Our understanding of domestic abuse and the issues surrounding it have evolved in the 25 years since DOVE Center first opened in 1994. Thanks to years of research, countless studies, and the amplification of survivor voices our society has advanced to have a better understanding of interpersonal violence. And the better we understand the issues surrounding and leading to such violence, the more equipped we are to hold perpetrators accountable, identify strategies to prevent violence, and support survivors.
DOVE Center Blog
One in three Utah women will experience some form of intimate partner violence in their lifetime. The problem is rampant and close, and it is likely happening, has happened or will happen to someone close to you. Living with abuse can cause emotional, physical and mental distress. For many, companion pets can help relieve and heal that anguish.
DOVE Center has been awarded the Leadership & Organizational Credential Badge through UNA’s Nonprofit Organizational Credential program. Utah Nonprofits Association only awards badges to organizations that have proven best practices, and we are proud to be among the 6 other organizations to have received this recognition.
April is Sexual Assault Awareness Month, or SAAM, an opportunity to raise awareness and get involved. DOVE Center is a proud provider of services to survivors of sexual assault in the greater St. George area. Take part in one or more of the following events to...
We are facing uncertain times as the federal government shutdown continues with no immediate end in sight. DOVE Center is calling on the community to stand with survivors to help ensure that the critical services on which they rely will continue without interruption.
Increased healing and awareness, positive cultural awakening, and perpetrator accountability are all positive outcomes of the #MeToo revolution. Unfortunately, there’s a bit of a downside that is emerging as well, and we have more work to do.
Last month, DOVE Center and DSU’s Women’s Resource Committee sponsored an interactive exhibit on campus called “What Were You Wearing,” the purpose of which is to dispel a victim-blaming myth that clothing somehow invites a sexual assault. Victims of crime are not...
“I see men and boys trying to outdo each other to see who’s more tough, more manly,” Rivers said. “But I believe a man is one who joins in the movement to end violence against women and children, who confronts those who commit the violence, who sets an example for boys and younger men, and who stands up to protect and respect women. That is a man.” ~Victor Rivas Rivers, 2018 guest presenter for DOVE’s 5th Annual Gala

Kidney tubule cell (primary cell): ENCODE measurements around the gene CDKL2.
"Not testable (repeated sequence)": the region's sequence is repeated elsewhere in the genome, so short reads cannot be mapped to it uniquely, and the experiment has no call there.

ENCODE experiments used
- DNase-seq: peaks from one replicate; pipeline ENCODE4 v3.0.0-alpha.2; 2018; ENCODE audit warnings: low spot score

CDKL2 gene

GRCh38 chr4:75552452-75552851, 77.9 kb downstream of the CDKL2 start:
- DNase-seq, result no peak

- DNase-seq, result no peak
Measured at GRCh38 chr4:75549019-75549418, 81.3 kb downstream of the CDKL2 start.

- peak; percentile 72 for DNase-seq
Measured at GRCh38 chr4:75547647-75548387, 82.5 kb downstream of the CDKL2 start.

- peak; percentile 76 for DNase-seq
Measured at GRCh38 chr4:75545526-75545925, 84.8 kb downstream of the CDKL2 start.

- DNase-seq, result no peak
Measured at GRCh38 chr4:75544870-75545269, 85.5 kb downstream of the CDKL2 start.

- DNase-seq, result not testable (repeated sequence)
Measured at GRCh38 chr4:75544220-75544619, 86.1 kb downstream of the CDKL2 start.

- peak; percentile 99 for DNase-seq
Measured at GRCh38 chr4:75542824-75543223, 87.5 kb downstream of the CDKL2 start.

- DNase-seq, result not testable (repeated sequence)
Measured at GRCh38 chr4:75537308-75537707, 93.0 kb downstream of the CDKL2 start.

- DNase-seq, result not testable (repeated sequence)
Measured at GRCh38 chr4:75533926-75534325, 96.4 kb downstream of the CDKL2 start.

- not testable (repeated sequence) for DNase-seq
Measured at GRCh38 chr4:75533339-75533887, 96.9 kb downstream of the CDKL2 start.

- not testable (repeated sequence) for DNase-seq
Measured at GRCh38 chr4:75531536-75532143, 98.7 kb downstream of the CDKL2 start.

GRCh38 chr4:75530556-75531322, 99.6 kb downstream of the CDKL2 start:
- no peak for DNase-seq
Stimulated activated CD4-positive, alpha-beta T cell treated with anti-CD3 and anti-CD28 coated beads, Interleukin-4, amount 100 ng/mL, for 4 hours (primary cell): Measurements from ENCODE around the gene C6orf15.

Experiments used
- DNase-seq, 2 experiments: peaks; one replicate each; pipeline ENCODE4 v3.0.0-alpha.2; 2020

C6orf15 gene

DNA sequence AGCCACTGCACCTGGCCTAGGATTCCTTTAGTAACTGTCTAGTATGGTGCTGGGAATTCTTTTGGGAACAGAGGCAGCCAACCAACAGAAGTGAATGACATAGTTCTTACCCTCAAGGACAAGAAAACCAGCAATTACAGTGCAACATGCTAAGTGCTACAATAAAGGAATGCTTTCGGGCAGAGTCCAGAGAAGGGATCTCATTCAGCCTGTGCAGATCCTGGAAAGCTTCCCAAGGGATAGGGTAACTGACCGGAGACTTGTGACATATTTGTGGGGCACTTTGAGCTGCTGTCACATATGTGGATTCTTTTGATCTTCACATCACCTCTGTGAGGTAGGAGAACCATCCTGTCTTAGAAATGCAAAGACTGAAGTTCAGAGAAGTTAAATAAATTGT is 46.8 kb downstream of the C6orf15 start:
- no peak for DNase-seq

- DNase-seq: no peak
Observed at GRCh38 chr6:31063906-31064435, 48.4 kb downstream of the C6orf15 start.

At the end of each fiscal year we provide a report to inform donors, volunteers, and community members about our current financial position and funding sources, and highlight the year’s accomplishments. Below is a short letter of thanks from our Executive Director and Board of Trustees President that was included in our Annual Report. To view the entire report, click here.
They were the perfect family. You know, that family that has it all: the beautiful yard surrounded by the white picket fence, situated in an ideal neighborhood; nice cars, a boat, active in the community, the center of multiple social networks. Dad held a prominent professional position in the community, Mom was developing a high-powered career; they were raising beautiful children who were active in after-school activities and had busy social lives. Everyone admired their perfect life. In fact, many were envious and could only hope to one day have what this family had. Until the unthinkable happened.
Sexual assault is a raw and brutal crime to survive. There are physical, emotional, psychological and financial effects that can last a lifetime. And even though survivors work hard to heal from the very real after-effects of an assault or rape, the reality of such trauma comes flooding back without warning and can trigger unwanted anxiety, self-doubt, sadness and anger.
Domestic violence and abuse can happen to anyone, often developing gradually and worsening over time. The abuse isn't always physical, either. It can be psychological, emotional, and even digital. Domestic violence can take many forms, which is why it's hard to see it...